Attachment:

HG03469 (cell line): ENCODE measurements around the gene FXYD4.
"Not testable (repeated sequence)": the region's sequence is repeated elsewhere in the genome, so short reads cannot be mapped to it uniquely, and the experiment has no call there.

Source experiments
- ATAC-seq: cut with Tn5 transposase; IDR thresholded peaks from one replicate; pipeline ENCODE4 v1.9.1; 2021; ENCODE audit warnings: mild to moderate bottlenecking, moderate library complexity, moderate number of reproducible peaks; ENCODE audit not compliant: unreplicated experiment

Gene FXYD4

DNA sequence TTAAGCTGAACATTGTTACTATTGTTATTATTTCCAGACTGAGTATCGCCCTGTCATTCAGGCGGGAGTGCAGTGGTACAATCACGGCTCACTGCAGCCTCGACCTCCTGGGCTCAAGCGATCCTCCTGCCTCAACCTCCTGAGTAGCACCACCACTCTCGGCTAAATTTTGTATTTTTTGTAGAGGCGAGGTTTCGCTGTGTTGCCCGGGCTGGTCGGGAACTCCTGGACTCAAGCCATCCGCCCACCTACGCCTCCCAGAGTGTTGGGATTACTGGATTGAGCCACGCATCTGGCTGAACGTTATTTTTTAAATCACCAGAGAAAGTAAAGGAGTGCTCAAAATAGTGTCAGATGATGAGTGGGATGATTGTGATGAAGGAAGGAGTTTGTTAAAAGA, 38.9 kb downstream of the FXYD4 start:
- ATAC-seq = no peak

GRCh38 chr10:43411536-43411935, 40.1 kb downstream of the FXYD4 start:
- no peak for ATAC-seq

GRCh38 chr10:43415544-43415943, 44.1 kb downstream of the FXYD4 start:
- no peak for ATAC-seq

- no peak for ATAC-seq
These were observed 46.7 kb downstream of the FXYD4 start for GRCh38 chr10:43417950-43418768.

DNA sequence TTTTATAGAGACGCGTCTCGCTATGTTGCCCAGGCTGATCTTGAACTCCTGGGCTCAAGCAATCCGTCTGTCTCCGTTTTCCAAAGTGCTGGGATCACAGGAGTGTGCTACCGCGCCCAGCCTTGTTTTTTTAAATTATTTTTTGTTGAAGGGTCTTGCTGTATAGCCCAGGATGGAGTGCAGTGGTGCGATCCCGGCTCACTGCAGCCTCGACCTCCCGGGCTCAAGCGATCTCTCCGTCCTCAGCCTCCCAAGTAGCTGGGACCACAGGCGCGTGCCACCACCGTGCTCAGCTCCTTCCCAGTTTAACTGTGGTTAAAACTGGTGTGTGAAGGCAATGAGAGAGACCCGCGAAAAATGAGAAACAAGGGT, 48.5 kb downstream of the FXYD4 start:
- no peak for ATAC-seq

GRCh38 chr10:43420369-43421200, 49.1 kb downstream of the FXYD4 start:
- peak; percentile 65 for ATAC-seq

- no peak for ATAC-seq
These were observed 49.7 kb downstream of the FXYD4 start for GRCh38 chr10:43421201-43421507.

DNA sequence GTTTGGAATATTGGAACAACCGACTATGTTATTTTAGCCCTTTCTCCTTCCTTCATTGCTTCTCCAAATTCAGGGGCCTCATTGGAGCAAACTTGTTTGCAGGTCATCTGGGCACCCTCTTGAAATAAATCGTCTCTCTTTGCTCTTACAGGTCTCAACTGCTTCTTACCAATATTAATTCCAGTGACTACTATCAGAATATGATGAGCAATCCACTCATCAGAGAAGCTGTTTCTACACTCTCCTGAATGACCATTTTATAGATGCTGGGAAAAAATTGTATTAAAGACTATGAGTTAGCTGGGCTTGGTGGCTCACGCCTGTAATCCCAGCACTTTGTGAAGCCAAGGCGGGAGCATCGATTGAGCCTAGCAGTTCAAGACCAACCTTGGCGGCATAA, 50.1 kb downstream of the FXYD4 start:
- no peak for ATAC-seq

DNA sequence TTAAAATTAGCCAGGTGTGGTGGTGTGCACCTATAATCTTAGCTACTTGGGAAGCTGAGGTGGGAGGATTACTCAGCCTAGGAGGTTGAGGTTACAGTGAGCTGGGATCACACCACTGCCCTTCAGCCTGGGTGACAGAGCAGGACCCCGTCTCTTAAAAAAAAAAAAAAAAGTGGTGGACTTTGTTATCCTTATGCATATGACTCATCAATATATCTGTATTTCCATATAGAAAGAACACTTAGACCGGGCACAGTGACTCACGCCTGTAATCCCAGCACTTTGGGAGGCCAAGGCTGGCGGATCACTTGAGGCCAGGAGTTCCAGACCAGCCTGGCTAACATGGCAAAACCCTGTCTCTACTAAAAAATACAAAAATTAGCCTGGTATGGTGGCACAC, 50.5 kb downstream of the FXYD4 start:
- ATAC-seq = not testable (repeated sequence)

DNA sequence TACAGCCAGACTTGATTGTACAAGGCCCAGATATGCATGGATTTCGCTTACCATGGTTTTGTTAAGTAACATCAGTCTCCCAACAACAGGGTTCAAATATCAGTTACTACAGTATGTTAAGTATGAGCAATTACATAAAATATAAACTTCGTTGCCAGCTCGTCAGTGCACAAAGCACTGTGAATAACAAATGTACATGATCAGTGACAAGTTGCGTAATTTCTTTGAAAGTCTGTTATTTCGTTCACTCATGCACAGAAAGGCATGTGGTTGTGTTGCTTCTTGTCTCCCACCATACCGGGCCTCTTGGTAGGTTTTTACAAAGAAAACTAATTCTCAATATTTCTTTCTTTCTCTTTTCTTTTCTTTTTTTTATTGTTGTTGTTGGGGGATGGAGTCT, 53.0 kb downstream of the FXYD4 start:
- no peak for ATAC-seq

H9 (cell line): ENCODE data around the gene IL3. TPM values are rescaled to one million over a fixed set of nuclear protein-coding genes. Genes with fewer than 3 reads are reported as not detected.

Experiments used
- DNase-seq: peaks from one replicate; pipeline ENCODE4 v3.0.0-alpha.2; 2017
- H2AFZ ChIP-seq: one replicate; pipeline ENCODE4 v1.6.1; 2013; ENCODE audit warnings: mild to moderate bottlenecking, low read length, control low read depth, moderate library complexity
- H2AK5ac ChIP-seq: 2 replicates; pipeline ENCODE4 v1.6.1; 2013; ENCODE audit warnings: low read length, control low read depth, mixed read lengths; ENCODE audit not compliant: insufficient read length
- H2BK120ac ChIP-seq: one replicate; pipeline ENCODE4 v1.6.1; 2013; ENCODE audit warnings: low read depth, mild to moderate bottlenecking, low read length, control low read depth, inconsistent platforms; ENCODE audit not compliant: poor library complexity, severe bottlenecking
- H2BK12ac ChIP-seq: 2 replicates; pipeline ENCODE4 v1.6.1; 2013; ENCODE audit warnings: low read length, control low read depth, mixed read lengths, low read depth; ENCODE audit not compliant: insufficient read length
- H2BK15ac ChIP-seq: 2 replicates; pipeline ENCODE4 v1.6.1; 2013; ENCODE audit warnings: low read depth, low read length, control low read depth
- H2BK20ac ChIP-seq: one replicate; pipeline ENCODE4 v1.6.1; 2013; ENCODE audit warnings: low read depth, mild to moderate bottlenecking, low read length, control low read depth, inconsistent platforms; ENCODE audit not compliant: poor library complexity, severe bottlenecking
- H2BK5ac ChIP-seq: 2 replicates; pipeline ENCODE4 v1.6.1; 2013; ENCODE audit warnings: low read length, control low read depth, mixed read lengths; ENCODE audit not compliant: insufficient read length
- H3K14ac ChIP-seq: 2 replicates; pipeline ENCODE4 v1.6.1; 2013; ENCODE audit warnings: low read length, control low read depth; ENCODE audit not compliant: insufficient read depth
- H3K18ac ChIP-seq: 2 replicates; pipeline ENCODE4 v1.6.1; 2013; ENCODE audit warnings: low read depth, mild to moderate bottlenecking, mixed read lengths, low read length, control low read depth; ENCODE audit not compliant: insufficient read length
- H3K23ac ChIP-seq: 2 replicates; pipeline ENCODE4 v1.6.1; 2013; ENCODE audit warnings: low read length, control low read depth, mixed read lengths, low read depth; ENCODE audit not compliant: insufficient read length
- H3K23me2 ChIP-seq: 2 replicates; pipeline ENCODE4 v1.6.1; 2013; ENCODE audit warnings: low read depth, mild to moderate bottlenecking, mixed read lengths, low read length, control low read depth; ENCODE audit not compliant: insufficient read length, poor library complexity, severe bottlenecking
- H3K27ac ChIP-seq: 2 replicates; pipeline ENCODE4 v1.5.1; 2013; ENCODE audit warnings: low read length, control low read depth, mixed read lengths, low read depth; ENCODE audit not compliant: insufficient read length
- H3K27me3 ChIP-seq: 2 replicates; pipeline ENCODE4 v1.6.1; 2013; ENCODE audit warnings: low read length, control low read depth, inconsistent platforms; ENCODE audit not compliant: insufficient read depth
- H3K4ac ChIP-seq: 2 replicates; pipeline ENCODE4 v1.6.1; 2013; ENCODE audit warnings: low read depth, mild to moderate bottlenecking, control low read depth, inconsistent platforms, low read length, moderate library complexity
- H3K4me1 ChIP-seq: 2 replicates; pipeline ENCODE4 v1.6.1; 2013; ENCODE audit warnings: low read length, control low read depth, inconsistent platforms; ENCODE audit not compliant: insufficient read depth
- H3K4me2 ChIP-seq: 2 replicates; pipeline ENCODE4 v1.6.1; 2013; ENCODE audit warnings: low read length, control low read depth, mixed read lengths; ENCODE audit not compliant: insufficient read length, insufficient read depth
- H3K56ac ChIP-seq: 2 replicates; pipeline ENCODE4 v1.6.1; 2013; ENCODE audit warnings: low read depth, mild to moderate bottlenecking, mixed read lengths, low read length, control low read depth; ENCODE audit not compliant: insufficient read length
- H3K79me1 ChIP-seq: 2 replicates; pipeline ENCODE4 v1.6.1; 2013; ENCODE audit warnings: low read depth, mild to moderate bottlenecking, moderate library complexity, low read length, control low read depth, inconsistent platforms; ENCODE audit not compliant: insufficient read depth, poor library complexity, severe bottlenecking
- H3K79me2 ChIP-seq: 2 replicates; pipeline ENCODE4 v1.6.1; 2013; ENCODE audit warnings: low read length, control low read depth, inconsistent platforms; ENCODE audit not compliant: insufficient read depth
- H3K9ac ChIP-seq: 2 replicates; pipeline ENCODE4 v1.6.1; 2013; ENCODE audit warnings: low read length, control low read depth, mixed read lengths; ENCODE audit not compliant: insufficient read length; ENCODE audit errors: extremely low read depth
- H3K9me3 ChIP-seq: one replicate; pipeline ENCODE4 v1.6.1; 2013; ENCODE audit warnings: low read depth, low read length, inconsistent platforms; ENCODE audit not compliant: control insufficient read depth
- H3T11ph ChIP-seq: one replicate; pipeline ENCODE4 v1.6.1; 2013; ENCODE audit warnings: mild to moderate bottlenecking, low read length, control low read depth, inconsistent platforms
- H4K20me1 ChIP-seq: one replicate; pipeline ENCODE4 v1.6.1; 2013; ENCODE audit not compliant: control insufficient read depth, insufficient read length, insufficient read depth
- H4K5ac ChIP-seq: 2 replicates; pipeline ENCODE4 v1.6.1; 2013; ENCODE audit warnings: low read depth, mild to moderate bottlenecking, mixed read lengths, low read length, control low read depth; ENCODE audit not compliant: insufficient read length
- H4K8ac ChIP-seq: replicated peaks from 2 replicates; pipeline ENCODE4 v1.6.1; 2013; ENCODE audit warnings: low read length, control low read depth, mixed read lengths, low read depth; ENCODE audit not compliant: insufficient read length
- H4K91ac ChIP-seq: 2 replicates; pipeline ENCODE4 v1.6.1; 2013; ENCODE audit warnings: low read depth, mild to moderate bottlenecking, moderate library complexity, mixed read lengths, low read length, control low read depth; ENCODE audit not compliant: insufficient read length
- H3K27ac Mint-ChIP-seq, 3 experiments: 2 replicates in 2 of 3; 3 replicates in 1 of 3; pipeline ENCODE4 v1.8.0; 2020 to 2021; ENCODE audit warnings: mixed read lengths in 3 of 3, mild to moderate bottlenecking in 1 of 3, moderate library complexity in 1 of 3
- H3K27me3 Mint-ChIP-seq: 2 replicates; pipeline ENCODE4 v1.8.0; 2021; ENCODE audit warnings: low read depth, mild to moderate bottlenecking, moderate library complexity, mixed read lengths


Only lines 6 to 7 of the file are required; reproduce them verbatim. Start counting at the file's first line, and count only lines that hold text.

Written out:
DNA sequence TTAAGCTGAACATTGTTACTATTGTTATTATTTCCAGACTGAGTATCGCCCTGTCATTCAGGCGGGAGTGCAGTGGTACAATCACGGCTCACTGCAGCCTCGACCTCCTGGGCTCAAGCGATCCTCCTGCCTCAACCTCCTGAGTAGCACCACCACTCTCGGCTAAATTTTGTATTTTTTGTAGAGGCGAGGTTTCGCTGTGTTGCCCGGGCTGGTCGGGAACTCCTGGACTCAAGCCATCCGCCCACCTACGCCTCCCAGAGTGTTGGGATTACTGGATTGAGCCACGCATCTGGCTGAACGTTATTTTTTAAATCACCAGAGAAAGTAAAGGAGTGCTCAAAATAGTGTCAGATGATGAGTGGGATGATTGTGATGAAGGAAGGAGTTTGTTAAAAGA, 38.9 kb downstream of the FXYD4 start:
- ATAC-seq = no peak